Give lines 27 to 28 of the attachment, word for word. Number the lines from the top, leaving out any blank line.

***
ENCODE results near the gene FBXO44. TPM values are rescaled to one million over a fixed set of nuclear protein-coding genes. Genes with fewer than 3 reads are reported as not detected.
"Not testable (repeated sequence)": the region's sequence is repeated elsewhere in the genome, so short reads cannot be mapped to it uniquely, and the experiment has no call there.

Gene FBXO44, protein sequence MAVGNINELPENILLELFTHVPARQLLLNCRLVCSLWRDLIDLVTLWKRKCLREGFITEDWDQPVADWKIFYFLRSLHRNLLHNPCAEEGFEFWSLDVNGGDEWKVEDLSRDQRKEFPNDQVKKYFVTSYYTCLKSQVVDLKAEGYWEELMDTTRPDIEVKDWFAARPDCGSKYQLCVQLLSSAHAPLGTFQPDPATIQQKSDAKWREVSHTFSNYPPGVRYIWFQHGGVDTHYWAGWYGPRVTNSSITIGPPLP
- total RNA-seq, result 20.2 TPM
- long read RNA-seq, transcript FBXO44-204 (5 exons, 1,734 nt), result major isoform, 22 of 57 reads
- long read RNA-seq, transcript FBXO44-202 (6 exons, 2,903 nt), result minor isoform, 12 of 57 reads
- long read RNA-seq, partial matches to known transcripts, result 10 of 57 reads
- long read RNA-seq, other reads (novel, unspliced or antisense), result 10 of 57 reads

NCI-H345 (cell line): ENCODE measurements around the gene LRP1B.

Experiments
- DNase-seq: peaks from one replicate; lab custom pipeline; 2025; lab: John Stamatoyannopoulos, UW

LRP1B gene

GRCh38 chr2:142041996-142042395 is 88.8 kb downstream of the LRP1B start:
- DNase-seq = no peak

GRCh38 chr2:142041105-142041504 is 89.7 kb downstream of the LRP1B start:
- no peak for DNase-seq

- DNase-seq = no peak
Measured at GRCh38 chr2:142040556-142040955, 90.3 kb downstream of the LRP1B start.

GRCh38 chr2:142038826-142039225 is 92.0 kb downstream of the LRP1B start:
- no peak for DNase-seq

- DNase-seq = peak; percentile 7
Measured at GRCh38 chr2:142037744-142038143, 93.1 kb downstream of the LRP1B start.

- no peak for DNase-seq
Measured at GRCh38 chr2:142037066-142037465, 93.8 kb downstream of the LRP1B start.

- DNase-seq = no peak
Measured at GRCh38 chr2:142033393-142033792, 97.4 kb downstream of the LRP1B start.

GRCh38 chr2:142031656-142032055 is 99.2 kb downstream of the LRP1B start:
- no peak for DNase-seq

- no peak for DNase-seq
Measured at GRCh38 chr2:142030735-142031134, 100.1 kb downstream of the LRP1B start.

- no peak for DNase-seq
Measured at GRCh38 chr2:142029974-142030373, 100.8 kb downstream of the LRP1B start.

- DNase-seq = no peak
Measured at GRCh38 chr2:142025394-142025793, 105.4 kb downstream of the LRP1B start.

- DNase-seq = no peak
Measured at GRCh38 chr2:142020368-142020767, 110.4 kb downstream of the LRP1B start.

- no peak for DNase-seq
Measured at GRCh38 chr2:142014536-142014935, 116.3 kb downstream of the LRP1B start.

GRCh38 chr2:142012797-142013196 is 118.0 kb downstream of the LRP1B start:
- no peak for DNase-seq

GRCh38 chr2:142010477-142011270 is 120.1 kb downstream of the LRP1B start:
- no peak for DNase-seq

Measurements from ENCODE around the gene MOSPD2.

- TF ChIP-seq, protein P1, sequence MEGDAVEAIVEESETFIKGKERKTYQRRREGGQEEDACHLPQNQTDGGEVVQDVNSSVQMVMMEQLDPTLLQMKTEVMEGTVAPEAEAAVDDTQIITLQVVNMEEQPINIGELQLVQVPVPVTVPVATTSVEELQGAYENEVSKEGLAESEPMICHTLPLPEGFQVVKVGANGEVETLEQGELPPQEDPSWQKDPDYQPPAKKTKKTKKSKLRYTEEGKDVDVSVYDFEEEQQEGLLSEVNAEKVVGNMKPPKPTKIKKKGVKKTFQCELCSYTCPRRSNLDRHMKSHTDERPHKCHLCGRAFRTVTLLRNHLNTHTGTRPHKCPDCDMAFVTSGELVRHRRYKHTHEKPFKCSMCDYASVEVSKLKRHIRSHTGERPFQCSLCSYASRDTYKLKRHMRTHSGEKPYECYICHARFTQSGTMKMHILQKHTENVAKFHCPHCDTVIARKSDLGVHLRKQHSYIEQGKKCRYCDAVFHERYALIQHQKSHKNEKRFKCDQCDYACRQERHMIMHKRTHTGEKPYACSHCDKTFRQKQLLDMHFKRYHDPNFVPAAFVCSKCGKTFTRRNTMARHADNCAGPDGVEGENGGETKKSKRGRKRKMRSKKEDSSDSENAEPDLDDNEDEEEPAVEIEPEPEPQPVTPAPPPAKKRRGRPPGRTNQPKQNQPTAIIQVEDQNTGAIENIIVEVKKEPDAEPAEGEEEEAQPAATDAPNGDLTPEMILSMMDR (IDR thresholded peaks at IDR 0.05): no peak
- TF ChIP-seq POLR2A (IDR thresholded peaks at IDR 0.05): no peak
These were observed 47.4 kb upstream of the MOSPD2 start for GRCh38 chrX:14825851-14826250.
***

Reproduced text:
GRCh38 chr2:142031656-142032055 is 99.2 kb downstream of the LRP1B start:
- no peak for DNase-seq